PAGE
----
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J Appl Physiol (1985). 2017 Aug 1;123(2):310-316. doi: 10.1152/japplphysiol.00966.2016. Epub 2017 May 4.

Ten days of repeated local forearm heating does not affect cutaneous vascular function.

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Department of Human Physiology, University of Oregon, Eugene, Oregon; and.
Lake Erie College of Osteopathic Medicine-Bradenton, Bradenton, Florida.
Department of Human Physiology, University of Oregon, Eugene, Oregon; and


The aim of the present study was to determine whether 10 days of repeated local heating could induce peripheral adaptations in the cutaneous vasculature and to investigate potential mechanisms of adaptation. We also assessed maximal forearm blood flow to determine whether repeated local heating affects maximal dilator capacity. Before and after 10 days of heat training consisting of 1-h exposures of the forearm to 42°C water or 32°C water (control) in the contralateral arm (randomized and counterbalanced), we assessed hyperemia to rapid local heating of the skin (n = 14 recreationally active young subjects). In addition, sequential doses of acetylcholine (ACh, 1 and 10 mM) were infused in a subset of subjects (n = 7) via microdialysis to study potential nonthermal microvascular adaptations following 10 days of repeated forearm heat training. Skin blood flow was assessed using laser-Doppler flowmetry, and cutaneous vascular conductance (CVC) was calculated as laser-Doppler red blood cell flux divided by mean arterial pressure. Maximal cutaneous vasodilation was achieved by heating the arm in a water-spray device for 45 min and assessed using venous occlusion plethysmography. Forearm vascular conductance (FVC) was calculated as forearm blood flow divided by mean arterial pressure. Repeated forearm heating did not increase plateau percent maximal CVC (CVCmax) responses to local heating (89 ± 3 vs. 89 ± 2% CVCmax, P = 0.19), 1 mM ACh (43 ± 9 vs. 53 ± 7% CVCmax, P = 0.76), or 10 mM ACh (61 ± 9 vs. 85 ± 7% CVCmax, P = 0.37, by 2-way repeated-measures ANOVA). There was a main effect of time at 10 mM ACh (P = 0.03). Maximal FVC remained unchanged (0.12 ± 0.02 vs. 0.14 ± 0.02 FVC, P = 0.30). No differences were observed in the control arm. Ten days of repeated forearm heating in recreationally active young adults did not improve the microvascular responsiveness to ACh or local heating.NEW & NOTEWORTHY We show for the first time that 10 days of repeated forearm heating is not sufficient to improve cutaneous vascular responsiveness in recreationally active young adults. In addition, this is the first study to investigate cutaneous cholinergic sensitivity and forearm blood flow following repeated local heat exposure. Our data add to the limited studies regarding repeated local heating of the cutaneous vasculature.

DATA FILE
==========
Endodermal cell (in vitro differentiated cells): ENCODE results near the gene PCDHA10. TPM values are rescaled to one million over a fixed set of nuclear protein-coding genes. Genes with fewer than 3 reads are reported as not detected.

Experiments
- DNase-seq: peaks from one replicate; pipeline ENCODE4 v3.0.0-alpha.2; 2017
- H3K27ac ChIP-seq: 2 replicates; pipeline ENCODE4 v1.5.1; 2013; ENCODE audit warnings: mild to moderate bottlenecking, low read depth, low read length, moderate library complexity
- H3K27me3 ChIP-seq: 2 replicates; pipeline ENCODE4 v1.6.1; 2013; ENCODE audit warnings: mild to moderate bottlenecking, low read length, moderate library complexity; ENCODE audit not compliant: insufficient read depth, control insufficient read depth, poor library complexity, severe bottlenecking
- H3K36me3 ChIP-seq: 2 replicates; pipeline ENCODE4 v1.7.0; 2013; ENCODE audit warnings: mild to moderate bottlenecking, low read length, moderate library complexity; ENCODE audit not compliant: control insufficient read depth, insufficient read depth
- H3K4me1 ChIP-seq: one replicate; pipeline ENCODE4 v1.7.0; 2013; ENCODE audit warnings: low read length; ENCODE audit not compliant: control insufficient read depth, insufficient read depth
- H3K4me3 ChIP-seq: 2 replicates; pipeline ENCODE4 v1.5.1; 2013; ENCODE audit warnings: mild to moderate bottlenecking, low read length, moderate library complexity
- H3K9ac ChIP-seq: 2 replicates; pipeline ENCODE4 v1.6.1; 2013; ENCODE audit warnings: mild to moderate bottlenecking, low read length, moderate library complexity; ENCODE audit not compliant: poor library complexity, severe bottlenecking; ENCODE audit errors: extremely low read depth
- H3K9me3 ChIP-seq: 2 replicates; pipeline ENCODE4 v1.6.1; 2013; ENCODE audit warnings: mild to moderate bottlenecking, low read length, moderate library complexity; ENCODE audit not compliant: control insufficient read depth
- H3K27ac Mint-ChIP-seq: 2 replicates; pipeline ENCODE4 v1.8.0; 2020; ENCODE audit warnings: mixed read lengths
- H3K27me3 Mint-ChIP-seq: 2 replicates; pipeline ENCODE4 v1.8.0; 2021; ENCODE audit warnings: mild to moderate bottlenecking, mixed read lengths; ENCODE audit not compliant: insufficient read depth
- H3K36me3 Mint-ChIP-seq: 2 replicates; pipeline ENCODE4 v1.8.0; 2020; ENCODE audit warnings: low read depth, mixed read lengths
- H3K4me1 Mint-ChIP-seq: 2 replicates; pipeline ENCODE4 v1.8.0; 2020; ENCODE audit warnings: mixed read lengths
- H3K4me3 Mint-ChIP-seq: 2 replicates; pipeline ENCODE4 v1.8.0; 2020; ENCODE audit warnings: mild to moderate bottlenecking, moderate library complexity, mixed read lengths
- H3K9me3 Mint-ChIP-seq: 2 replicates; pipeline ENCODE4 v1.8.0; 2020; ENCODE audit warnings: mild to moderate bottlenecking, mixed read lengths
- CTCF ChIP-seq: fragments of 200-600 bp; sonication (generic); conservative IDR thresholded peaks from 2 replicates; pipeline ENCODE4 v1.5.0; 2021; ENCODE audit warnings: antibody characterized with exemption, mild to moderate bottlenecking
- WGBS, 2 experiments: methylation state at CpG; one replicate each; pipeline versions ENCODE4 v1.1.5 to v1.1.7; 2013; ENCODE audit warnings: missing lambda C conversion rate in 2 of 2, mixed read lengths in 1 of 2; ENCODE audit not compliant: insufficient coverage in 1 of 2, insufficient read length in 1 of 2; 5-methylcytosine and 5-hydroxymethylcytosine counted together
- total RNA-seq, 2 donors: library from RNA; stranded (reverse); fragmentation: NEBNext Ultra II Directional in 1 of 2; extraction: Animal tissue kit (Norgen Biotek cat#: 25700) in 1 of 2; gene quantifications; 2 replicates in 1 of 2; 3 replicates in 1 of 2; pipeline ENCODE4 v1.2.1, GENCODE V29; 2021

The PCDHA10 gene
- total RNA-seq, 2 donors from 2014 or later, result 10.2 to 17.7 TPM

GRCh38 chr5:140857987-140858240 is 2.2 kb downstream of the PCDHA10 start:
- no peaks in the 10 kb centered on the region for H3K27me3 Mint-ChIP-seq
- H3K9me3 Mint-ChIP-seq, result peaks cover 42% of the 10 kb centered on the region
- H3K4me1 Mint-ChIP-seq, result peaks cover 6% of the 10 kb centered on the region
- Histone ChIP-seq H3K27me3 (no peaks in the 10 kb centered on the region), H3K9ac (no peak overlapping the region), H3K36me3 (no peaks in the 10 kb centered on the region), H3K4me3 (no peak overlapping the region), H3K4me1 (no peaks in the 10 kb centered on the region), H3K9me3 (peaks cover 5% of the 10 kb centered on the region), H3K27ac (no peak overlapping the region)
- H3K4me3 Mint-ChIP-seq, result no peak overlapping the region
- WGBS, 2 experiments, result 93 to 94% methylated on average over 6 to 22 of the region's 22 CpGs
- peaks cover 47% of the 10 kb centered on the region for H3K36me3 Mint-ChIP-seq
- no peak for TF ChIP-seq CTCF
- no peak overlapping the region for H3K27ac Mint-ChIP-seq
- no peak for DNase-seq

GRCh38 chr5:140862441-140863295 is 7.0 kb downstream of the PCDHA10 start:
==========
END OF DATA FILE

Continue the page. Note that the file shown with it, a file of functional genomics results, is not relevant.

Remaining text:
laser-Doppler flowmetry; microdialysis; skin blood flow; vasodilation

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